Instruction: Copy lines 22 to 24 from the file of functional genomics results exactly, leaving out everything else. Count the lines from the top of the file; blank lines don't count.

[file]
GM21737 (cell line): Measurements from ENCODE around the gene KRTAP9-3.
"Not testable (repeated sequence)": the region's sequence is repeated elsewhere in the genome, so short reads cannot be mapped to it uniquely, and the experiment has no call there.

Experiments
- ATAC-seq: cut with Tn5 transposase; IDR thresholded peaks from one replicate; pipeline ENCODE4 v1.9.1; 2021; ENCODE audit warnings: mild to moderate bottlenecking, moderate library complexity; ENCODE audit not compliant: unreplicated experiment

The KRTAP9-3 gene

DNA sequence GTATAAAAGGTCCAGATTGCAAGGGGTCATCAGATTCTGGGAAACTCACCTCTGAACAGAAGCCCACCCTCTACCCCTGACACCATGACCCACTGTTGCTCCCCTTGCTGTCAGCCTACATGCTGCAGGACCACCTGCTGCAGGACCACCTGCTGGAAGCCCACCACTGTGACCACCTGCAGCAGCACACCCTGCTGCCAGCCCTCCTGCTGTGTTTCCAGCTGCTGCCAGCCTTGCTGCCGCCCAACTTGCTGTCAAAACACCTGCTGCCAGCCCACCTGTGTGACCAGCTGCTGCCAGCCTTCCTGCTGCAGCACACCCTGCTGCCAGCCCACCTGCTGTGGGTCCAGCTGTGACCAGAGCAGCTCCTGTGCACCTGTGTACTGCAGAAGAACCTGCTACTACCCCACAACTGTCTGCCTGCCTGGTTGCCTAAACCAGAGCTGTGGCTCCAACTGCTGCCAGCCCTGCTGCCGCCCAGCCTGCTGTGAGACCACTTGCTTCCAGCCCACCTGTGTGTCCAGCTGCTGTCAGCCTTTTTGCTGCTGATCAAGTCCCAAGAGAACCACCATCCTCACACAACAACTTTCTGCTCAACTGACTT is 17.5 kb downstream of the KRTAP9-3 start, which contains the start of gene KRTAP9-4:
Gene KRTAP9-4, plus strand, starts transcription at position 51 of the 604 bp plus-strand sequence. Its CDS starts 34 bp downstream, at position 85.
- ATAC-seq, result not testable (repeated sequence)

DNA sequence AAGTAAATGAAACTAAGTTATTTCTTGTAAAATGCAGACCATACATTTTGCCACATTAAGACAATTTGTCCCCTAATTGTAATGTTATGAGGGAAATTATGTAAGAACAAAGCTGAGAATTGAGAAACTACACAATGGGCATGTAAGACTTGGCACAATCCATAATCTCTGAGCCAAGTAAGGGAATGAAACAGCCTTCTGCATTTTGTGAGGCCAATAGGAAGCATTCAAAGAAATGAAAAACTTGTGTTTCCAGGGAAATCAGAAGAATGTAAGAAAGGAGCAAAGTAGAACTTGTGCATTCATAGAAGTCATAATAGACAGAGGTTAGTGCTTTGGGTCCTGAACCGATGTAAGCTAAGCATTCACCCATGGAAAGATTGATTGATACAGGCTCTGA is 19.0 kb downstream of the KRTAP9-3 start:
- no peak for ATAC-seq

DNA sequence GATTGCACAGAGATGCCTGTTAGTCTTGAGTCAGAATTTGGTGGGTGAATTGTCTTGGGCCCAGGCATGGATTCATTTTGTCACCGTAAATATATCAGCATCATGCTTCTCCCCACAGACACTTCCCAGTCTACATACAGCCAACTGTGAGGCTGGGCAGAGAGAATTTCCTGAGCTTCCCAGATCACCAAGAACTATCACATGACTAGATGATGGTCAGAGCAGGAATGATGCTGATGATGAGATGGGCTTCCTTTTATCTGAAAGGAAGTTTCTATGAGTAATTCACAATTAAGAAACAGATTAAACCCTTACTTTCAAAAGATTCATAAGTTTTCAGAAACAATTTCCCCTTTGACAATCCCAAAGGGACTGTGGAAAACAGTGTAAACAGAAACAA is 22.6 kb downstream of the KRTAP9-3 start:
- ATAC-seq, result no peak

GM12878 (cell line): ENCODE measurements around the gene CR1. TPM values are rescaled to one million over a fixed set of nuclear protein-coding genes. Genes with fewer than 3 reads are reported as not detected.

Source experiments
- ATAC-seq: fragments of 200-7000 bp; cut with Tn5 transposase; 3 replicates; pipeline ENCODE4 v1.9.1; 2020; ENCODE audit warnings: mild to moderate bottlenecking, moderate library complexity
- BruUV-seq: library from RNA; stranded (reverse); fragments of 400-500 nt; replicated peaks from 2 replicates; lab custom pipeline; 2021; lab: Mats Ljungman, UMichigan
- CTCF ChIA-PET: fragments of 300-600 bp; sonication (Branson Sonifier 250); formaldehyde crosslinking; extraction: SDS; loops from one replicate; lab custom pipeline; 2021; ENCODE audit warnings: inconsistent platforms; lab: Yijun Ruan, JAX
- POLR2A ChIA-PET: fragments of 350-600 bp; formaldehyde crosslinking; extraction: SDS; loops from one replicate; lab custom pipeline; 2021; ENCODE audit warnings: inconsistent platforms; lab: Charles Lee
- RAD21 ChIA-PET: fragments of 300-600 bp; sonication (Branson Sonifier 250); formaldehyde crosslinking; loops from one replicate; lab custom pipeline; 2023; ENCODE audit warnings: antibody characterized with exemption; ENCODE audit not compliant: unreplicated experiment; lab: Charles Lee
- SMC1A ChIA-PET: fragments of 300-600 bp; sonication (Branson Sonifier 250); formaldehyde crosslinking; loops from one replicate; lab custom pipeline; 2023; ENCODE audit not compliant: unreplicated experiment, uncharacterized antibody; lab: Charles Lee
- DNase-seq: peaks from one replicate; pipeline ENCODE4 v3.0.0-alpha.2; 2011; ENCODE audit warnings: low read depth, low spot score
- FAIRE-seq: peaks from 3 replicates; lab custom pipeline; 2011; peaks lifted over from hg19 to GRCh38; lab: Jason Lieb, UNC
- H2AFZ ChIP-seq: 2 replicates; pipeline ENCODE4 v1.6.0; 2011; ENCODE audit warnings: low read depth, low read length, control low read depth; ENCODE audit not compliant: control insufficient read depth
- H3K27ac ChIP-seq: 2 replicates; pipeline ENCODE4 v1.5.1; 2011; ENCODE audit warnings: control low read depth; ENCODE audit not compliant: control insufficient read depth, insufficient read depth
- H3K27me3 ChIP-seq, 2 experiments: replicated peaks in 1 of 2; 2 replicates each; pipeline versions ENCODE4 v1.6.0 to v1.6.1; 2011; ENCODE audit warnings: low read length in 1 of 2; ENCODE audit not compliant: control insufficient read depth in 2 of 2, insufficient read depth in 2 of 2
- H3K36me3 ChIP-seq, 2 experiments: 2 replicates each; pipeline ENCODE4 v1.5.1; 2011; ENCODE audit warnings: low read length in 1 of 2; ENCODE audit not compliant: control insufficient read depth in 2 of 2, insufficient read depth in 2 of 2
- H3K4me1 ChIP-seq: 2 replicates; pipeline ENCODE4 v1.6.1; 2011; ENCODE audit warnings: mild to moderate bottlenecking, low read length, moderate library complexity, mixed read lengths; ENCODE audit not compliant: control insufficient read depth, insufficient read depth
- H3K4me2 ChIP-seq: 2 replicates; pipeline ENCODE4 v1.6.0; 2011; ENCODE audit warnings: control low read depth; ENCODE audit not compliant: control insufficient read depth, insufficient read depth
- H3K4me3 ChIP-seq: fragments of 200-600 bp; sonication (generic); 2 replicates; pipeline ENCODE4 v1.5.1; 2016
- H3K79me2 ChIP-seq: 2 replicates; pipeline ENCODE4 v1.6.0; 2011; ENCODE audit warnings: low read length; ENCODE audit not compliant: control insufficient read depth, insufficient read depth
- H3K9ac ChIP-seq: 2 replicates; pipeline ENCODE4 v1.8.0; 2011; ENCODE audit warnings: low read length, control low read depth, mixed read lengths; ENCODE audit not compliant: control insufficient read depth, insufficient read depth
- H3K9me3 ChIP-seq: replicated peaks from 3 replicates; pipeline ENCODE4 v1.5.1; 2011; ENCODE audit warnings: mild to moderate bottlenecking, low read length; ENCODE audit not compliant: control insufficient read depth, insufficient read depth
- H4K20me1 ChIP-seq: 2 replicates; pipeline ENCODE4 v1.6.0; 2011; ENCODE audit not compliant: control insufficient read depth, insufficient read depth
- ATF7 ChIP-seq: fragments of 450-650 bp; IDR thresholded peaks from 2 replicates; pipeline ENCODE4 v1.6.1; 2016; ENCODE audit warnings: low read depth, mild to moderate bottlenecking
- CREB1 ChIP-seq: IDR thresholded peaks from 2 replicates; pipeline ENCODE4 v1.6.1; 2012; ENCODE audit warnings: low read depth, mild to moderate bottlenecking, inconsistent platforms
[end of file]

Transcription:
- FAIRE-seq: peaks from 3 replicates; lab custom pipeline; 2011; peaks lifted over from hg19 to GRCh38; lab: Jason Lieb, UNC
- H2AFZ ChIP-seq: 2 replicates; pipeline ENCODE4 v1.6.0; 2011; ENCODE audit warnings: low read depth, low read length, control low read depth; ENCODE audit not compliant: control insufficient read depth
- H3K27ac ChIP-seq: 2 replicates; pipeline ENCODE4 v1.5.1; 2011; ENCODE audit warnings: control low read depth; ENCODE audit not compliant: control insufficient read depth, insufficient read depth